Different particle sources in a bivalve species of a coastal lagoon: evidence from stable isotopes, fatty acids, and compound-specific stable isotopes
The trophic fate of various food sources is of central interest for ecologists, yet not well understood in coastal lagoon food webs. In this field study, fatty acids (FA), stable isotopes (SI), and compound-specific isotopic analysis (CSIA) on FA were used to investigate how diets from oceanic and local sources are retained in a bivalve species (Spondylus crassisquama; Lamarck 1819) along a transect in the Ojo de Liebre lagoon (BCS, Mexico). Results from SI and FA indicated the contribution of oceanic diatoms at the entrance of the lagoon, through 15N enrichment, and higher proportions of 16:1n-7 and 20:5n-3 in digestive glands. In the inner bay, higher abundance of 18-carbon FA (18:1n-9, 18:3n-3, 18:4n-3) suggested a higher contribution of microheterotrophs, including (dino)flagellates and ciliates, to the diet of this bivalve derived from local production. Significant spatial differences for the δ13C of FA highlighted changes in the origin of food sources. Indeed, a 13C depletion was observed in the δ13C of heterotrophic flagellates biomarkers in individuals from the innermost station, revealing that their origin in the diet of bivalves differs within the lagoon, highlighting the importance of local processes (sediment resuspension, remineralization) in the trophic functioning of the lagoon. The δ13C values of FA considered as diatoms biomarkers (16:1n-7 and 20:5n-3) were consistent, which suggests that diatoms assimilated have very similar origins throughout the lagoon. The complementary of the tracers used here allowed for a better understanding of the trophic functioning of this coastal lagoon submitted to oceanic influences.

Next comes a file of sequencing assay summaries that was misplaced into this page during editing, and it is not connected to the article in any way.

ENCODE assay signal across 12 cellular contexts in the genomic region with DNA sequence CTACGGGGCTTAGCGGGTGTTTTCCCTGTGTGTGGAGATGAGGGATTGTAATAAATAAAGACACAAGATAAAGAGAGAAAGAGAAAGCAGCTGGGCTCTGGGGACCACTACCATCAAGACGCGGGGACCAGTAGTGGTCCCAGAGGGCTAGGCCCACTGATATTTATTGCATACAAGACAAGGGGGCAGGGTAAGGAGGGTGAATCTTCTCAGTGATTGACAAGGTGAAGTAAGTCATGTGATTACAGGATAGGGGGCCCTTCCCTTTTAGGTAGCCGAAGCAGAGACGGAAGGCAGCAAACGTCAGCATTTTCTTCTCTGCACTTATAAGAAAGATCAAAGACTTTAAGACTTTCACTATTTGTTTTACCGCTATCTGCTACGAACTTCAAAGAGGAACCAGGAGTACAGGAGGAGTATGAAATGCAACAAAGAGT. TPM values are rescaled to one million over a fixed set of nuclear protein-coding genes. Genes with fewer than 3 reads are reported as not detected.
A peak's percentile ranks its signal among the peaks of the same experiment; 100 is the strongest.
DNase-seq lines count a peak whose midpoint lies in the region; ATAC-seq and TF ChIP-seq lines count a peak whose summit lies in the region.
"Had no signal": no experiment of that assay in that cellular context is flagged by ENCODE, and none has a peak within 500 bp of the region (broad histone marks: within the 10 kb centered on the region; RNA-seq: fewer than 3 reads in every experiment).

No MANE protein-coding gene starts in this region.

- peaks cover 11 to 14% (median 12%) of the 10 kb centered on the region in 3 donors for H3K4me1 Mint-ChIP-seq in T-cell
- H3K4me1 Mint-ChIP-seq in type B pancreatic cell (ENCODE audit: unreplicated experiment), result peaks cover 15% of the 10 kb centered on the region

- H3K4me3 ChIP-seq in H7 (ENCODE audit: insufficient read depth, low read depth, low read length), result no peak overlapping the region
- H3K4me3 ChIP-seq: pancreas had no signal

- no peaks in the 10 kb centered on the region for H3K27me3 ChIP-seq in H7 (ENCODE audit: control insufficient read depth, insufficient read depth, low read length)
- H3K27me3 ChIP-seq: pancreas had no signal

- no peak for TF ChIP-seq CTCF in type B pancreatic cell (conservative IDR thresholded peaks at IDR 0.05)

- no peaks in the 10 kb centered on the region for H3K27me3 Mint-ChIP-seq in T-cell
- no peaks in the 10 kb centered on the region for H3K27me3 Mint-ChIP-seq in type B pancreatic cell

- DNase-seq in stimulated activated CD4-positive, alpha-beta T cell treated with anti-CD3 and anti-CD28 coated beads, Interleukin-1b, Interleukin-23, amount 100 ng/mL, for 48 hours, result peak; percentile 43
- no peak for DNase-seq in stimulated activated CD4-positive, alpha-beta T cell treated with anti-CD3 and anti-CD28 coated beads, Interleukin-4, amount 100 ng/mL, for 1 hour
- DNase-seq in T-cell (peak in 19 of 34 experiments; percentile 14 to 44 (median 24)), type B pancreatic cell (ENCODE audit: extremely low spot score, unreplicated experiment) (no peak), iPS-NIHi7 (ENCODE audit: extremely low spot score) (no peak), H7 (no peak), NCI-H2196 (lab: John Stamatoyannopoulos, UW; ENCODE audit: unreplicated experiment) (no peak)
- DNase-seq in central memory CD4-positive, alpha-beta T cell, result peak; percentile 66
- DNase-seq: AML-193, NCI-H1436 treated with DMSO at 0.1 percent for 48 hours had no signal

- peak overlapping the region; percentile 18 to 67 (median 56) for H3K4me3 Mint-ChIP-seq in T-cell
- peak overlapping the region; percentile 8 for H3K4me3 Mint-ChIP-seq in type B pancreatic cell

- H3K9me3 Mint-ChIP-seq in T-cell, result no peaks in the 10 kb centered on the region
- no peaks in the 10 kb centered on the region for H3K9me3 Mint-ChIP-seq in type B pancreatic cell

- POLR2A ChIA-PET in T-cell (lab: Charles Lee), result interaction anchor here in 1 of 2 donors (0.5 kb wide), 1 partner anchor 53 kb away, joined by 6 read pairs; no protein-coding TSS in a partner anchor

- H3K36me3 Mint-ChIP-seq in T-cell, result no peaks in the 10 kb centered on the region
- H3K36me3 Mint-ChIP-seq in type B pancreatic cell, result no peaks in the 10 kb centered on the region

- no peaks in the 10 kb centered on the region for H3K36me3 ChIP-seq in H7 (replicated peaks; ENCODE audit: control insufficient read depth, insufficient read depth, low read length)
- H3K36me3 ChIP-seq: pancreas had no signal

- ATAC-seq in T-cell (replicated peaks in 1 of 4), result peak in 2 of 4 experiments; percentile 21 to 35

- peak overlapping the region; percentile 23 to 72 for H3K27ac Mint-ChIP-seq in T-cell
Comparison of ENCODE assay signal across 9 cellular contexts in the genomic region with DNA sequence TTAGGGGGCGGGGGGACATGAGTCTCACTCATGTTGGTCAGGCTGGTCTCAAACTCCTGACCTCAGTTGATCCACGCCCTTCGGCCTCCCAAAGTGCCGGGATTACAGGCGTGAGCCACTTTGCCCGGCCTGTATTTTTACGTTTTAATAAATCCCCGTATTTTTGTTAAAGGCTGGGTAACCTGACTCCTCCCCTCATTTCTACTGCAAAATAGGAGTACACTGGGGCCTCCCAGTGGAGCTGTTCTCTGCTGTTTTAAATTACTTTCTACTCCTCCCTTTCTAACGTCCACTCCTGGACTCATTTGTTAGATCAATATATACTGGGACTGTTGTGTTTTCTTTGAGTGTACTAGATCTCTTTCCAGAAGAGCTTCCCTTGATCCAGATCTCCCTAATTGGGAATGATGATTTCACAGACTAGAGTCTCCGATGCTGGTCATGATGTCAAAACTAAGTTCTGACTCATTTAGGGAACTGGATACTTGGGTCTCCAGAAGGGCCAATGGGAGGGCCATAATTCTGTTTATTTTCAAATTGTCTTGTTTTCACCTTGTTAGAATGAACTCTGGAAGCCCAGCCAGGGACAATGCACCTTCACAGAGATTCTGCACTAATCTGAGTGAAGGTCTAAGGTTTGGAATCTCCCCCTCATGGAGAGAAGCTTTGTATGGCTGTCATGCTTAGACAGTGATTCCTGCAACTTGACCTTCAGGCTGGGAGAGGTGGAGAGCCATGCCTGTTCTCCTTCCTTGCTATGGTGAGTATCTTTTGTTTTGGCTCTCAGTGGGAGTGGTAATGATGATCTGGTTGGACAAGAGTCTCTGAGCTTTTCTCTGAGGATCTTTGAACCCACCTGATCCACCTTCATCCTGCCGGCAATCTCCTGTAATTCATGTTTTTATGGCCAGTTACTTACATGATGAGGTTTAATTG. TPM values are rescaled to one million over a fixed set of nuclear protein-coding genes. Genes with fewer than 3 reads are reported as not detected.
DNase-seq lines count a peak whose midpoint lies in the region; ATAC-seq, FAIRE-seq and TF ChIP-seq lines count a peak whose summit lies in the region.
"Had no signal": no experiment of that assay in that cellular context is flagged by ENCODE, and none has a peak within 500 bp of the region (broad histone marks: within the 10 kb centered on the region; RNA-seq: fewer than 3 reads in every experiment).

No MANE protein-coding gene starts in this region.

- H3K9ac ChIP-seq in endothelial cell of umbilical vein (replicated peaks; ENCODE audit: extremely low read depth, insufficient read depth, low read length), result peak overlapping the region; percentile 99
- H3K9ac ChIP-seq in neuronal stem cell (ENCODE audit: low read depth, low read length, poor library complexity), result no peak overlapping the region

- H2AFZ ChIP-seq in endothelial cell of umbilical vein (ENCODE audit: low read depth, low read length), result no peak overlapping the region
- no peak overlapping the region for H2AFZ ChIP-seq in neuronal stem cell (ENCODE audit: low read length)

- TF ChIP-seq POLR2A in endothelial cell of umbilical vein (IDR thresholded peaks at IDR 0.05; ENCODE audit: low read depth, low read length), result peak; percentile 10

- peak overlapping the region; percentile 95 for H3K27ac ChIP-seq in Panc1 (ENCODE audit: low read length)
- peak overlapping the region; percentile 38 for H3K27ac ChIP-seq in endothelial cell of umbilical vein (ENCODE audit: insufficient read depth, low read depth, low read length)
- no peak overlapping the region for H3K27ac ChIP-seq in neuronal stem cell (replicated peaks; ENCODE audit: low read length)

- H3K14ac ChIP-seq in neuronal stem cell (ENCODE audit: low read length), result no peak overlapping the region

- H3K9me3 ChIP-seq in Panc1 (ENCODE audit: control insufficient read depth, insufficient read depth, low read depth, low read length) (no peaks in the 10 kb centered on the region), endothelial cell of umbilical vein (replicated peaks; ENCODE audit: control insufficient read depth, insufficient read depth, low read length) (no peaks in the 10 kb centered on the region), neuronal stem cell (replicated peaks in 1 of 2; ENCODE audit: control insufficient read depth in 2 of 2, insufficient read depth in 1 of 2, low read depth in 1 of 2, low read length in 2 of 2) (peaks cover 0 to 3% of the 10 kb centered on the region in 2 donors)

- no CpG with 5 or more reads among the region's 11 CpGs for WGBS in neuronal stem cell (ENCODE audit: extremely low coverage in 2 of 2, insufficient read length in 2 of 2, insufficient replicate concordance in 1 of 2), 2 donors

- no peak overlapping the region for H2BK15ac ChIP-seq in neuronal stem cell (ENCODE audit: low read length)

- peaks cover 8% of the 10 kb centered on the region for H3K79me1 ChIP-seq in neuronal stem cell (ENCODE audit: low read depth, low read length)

Authors would like to thank the contribution of the Guerrero Negro unit of CIBNOR for hosting the first steps of sample preparation after fieldwork, the LIPIDOCEAN analytical facilities for hosting all fatty acid analyses, and the Pôle Spectrométrie Océan (Clément Tanvet) for running bulk SI and CSIA analyses. Authors thank the fishermen crew for the fieldwork, but also Laura Guzman for their precious help during sampling and dissections, and Dr. Elena Palacios and Dr. Kitty Arredondo Vega, for the laboratory facilities provided for the preparation of samples at the CIBNOR La Paz. Authors address their thanks to the Reserva de la biosfera desierto de “el Vizcaino” for their help and support in carrying out sampling for this study. Authors would like to thank Aurelien Boye for his precious help and advices about statistical analyses. Authors also thank Pr. Sandra Shumway and an anonymous reviewer, for their help in improving this paper.
This study was supported by the ECOS-ANUIES program (PROPHYMUS project), the “Laboratoire d’Excellence” LabexMER (ANR-10-LABX-19) and co-funded by a grant from the French government under the program “Investissements d’Avenir”. MMR’s PhD fellowship was provided by the French Research Ministry and Region Bretagne.
Compliance with ethical standards
Conflict of interest
The authors declare that they have no conflict of interest.
All applicable international, national and/or institutional guidelines for the care and use of bivalves Spondylus crassisquama were followed. The individuals of S. crassisquama have been sampled under the permit PRMN/DGOPA-011/2017, delivered by the Mexican government.
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